Over two-thirds (67 per cent) of all homeowners in London receive parental support to purchase their homes, a report released by Legal and General (L&G) has shown.
‘Bank of Family’ recipients in London received £30,200 on average to support their transaction, only beaten by those in the East of England who received an average of £32,100, according to the figures which were sourced by L&G through YouGov.
Elsewhere, aspiring buyers are less reliant on the family and friends. In the East Midlands and West Midlands, people received the least on average from friends and family, at £20,000 and £19,800 in each region, respectively.
In total, £8.1bn of home-buying funds will be funded by families this year.
While 57 per cent of this is going towards buyers aged under 35, the data showed a third is supporting those aged between 35 and 55 as the average age of first time buyers increase. The average first time buyer is now aged 32, up from 29 a decade ago.
L&G predicts total family contributions will climb to £10bn by 2025, almost double what they were in 2020. Hickman says that with high rates, deposits will need to be bigger so as to render repayments more affordable – opening the door to a sneaky question to auntie or uncle.
Whilst this is good news for those with support, it is bad news for people with relatives unable or unwilling to give them financial aid.
Bernie Hickman, CEO of L&G Retail, told City A.M.: “The stark reality is that it is almost necessary in parts of the UK to have financial support [to buy a home].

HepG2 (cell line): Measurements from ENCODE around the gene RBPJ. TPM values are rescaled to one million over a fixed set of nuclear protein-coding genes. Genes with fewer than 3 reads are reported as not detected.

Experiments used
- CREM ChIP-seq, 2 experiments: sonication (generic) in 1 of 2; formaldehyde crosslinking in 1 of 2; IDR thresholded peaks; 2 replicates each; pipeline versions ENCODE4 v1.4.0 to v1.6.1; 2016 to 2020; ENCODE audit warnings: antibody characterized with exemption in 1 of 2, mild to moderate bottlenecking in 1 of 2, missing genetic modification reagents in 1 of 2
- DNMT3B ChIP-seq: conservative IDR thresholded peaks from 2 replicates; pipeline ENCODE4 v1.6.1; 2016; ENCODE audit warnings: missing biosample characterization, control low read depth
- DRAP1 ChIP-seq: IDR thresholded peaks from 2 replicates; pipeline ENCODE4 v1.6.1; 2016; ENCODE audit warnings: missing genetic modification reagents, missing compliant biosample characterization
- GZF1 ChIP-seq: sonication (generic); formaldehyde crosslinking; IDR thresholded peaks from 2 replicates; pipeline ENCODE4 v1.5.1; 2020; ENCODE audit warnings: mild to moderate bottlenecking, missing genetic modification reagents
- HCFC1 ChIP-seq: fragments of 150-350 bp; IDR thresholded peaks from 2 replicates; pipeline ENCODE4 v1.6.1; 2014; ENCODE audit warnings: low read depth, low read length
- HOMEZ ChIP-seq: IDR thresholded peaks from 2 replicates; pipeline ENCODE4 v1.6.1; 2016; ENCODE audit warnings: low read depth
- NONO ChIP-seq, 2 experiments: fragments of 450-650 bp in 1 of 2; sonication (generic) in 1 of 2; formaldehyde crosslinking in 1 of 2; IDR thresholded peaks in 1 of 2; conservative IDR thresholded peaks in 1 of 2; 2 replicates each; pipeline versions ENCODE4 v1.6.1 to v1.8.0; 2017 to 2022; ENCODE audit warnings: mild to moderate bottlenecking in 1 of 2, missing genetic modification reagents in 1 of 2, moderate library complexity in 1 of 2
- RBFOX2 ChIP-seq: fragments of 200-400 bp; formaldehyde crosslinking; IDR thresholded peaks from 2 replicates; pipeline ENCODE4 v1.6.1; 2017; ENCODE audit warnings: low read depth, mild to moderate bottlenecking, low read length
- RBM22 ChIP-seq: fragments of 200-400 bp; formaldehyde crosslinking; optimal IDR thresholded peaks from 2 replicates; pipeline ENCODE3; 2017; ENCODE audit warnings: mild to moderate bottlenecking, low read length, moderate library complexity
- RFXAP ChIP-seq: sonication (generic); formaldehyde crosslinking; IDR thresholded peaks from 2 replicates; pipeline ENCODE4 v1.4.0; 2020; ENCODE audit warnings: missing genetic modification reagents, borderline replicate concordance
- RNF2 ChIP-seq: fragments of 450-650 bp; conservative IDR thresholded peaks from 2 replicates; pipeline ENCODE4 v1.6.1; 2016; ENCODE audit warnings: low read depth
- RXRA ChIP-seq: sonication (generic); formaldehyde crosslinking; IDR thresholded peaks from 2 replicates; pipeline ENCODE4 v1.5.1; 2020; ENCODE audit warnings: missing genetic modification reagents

“It’s an inequality that is not talked about enough.”
Bank of Mum and Dad
L&G’s survey was launched in 2016 and was then called the Bank of Mum and Dad, but the name has been changed to reflect support given by grandparents, aunts, uncles and more.
The research shows the extent to which buyers at any stage are reliant on friends and family as house prices remain high – although there are signs that the London market is cooling – and mortgage rates have rocketed.
Hickman told City A.M. the problem had been exacerbated by house prices going up faster than wages.
He noted that aside from financial gifting, there was also evidence that relatives are “getting more creative” in finding ways to help younger buyers get on the ladder.
“One of the inevitabilities is families recognising housing wealth of those over 55 is a massive amount and is not yet being tapped into.”
This included things like hosting a child rent-free in order to allow them to save money, or taking on childcare duties that would otherwise be very costly.
2023 was the busiest year ever for relatives helping house-buyers , with family members expected to support 318,400 property purchases – the highest level ever supported since L&G began tracking family lending in 2016.
This is a big increase from 2019 when there were 225,400 purchases made with additional help from relatives.
Hickman said: “We’d like to see a fairer society where people who work hard and save are able to buy a house without relying on support of the bank of family.”
Hickman added that L&G would like to see more ambitious housing targets and planning permission relaxed. He argued more houses could produce a market with better rates and prices for buyers, resulting in less reliance on family gifts for support.
“And that would be a better outcome for society,” he said.